Italian Families' Spent 11% Less On Christmas Gifts In 2013
According to pundits, 2012 was the worst year for the Eurozone's peripheral economies, only worse than the just as tumultuous 2011, while 2013 was - if only listens to Europe's propaganda masters - a year of recovery thanks to the ECB's "whatever it takes" mentality. Which fails to explain why families in recession-battered Italy spent 11.4% less on gifts this Christmas than last year and one in five households did without presents completely, according to the consumers' group Federconsumatori estimated on Thursday.
The group said the Italian households spent an average of 131 euros each on gifts for a total of 3.35 billion euros. Another consumers' association, Codacons, said overall Christmas spending, including expenditure on food and drink as well as gifts, was down 8% this year with respect to 2012. According to Codacons' data, spending on gifts was 15% down on last year.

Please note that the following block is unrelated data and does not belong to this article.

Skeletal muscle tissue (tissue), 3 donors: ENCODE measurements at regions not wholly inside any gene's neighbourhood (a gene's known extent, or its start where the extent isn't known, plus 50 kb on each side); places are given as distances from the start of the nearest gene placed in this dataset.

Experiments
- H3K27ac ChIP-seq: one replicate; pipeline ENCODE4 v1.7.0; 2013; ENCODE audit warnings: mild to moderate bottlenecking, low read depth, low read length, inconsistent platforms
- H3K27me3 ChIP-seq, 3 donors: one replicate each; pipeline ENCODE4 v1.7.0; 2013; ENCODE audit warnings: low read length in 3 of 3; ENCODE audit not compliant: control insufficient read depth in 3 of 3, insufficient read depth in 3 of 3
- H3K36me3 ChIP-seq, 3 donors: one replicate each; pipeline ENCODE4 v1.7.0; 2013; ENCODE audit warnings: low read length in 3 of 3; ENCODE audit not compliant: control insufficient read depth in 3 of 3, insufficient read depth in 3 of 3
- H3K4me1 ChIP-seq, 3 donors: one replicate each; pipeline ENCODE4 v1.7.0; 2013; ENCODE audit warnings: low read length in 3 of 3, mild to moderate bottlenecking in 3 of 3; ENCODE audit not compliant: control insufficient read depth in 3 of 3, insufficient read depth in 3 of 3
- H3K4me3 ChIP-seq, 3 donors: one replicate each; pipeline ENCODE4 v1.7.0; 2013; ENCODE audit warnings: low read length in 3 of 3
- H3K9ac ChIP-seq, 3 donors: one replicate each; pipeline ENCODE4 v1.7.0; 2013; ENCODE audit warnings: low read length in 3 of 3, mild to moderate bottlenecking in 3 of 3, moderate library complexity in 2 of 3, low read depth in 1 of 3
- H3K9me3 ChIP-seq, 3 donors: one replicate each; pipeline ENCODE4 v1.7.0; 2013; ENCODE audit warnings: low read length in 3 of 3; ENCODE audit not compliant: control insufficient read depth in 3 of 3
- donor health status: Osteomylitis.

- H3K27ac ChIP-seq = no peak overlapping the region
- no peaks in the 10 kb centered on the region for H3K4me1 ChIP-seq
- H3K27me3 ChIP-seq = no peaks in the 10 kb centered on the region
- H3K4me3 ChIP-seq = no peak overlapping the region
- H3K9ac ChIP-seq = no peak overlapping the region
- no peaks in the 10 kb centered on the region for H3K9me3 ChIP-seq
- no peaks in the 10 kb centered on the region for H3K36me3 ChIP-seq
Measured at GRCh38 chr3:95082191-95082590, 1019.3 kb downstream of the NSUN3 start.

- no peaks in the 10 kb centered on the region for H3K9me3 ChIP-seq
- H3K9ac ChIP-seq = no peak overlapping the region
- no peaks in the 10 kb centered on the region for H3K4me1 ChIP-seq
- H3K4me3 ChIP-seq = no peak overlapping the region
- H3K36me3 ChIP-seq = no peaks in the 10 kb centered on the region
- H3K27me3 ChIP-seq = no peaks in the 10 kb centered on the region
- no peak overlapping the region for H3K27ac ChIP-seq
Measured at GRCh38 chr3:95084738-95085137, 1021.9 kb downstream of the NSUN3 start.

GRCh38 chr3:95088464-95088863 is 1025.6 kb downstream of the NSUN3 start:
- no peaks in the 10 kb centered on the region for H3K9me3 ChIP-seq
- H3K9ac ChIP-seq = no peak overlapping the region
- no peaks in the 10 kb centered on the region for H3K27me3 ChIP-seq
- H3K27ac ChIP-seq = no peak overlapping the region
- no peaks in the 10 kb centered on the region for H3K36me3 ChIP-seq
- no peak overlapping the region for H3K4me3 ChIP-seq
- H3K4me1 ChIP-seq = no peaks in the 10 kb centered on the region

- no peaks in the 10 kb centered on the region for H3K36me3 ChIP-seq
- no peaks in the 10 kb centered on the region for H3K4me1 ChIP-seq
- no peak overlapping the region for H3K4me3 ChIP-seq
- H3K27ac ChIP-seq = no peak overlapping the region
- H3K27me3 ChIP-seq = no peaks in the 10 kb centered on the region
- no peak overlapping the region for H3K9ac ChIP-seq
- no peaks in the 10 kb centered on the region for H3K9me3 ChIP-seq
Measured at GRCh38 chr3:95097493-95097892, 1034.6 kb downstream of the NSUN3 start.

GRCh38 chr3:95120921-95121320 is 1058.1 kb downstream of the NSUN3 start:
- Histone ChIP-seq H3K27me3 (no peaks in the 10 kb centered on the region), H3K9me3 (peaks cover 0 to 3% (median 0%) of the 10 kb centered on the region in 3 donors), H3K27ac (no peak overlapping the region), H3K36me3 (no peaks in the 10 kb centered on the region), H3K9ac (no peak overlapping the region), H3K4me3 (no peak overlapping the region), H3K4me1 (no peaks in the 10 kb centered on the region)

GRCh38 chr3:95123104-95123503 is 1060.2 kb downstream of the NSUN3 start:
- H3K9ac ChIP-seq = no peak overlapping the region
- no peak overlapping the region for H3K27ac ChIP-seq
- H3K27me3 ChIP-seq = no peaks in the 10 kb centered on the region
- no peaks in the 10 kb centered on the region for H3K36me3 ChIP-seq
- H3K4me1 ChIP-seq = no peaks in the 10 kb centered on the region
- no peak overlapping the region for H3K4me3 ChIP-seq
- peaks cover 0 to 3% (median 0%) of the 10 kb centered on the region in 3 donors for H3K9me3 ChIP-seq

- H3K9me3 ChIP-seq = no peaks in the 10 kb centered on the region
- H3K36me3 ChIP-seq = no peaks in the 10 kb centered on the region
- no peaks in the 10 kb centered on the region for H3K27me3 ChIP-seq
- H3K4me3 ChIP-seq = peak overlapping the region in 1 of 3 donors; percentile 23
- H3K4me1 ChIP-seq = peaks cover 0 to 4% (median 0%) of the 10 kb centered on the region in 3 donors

There was some good news:
... expenditure on food was holding up, with Italians set to spend 2.6 billion euros on their Christmas and New Year's meals.
Which makes sense: as we showed the past weekend, while retail spending in the US is also about to post its first annual decline since 2008, and no matter how hard they try, the spinmasters continue to fail explaining away how an "economic recovery" can lead to an ongoing contraction in consumption, one thing that is surging is US spending on booze.
Perhaps it is time for the Ministry of Truth to change a few aphorisms around, starting with "drowning your sorrows" to "drinking oneself under the table from all the joy a fabricated 4.1% GDP print brings."
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